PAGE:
Brigadier Gen. James Deshler (1833-1863)
Deshler Female Institute was an educational institution, incorporated as declared in its charter, “for the sole purpose of the education of the females of the white race.” It was founded by Maj. David Deshler, one of the most public-spirited citizens of Colbert County.
It was a memorial to his son, Brig. Gen. James Deshler, who fell at the head of his troops in the battle of Chickamauga. The will of Maj. Deshler provided that the square in the town of Tuscumbia, upon which his residence was built, together with all the buildings thereon should be “dedicated to the erection of an undenominational college for the educaton of white females, upon the contribution of $10,000 of bona fide stock by citizens of Tuscumbia.” Maj. Deshler died December 6, 1871. However, the trustees, on May 31, 1870, had come together and organized. The secretary of state issued a charter under the general laws, September 20. 1870.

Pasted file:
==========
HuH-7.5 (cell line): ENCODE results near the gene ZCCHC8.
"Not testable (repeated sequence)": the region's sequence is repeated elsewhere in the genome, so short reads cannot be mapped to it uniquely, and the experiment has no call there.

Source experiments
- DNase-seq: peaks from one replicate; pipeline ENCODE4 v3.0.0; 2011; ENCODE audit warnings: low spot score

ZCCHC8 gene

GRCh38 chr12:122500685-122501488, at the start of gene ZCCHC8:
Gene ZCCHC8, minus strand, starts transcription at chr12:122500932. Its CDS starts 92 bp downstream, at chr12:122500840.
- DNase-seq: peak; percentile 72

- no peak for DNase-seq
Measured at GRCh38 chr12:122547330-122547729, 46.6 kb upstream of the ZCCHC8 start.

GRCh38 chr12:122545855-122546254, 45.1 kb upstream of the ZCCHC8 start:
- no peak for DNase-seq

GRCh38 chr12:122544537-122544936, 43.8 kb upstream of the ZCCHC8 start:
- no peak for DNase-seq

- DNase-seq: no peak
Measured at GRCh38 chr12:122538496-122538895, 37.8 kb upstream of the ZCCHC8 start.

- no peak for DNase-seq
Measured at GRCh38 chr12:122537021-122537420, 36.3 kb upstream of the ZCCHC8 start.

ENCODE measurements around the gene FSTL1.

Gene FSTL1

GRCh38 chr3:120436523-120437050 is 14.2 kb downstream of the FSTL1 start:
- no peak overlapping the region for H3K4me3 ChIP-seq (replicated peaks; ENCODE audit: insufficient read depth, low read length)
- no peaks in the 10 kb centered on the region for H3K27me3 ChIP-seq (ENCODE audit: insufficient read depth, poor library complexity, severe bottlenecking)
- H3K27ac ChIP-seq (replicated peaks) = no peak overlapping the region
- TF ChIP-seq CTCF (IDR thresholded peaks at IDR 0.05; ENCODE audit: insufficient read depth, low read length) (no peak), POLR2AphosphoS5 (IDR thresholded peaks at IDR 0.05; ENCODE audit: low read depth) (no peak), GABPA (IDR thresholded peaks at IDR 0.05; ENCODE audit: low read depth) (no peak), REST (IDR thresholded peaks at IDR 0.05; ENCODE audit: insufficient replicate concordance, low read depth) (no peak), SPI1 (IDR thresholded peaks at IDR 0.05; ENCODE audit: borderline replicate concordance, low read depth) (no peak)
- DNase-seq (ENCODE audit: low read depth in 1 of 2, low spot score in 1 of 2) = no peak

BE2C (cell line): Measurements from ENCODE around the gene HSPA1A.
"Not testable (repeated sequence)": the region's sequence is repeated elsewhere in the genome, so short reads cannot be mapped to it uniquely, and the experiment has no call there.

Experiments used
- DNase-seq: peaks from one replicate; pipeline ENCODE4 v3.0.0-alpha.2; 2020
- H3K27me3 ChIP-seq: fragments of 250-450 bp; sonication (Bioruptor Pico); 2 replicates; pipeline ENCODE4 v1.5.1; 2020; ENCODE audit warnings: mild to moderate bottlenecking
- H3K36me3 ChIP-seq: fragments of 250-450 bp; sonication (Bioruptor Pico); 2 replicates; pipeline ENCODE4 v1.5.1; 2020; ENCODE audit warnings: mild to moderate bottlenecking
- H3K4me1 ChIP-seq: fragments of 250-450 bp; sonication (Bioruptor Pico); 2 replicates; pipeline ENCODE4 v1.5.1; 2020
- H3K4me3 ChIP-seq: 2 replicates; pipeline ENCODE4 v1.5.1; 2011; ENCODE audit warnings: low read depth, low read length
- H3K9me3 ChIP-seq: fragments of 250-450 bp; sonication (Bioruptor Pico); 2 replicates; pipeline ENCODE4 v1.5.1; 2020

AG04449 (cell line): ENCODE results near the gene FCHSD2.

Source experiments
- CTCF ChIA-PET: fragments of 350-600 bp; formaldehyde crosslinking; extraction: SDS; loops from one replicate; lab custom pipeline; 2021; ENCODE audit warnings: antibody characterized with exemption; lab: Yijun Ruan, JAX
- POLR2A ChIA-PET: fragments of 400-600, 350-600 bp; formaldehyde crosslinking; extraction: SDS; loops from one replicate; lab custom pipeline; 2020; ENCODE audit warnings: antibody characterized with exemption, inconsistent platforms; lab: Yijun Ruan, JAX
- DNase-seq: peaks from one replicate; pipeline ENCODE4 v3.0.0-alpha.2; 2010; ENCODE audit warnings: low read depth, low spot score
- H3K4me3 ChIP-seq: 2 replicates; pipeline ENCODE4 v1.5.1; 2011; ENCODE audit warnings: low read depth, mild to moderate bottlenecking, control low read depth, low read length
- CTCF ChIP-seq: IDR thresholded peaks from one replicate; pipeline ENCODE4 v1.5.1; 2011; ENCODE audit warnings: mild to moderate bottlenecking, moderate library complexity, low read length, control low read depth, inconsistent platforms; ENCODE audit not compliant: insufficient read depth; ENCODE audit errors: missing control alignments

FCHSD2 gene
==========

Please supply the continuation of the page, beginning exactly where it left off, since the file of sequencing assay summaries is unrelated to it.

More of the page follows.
Destroyed by a tornado within two months
The main administration building was completed in 1874, and work of instruction was begun in September of that year, under P. M. Custer as principal. Within two months after the opening, a terrific tornado destroyed the school property, which interrupted the work for a time. The school was temporarily carried on in the Baptist church. The officers and faculty, aided by the citizens and Masons of the community, erected another building, and everything was put in thorough repair. In the control and management of the school the Masonic fraternity and the city of Tuscumbia exercise the largest control.
The aim of the institution is “to send forth into the world of activity, refined, cultivated, useful women, equipped for life.” It has continued its work to the present, with more or less success, but without as large support as it has merited.
The Institute was a handsome two story brick building that stood on Main Street in the center of the block or square which included the residence of David Deshler.
- Catalogues and Announcements, 1886. 1904, 1906;
- Acts. 1876-77, p. 289;
- Brewer, Alabama (1872), p. 191; and manuscript data in the Alabama Department of Archives and History.
- City of Tuscumbia
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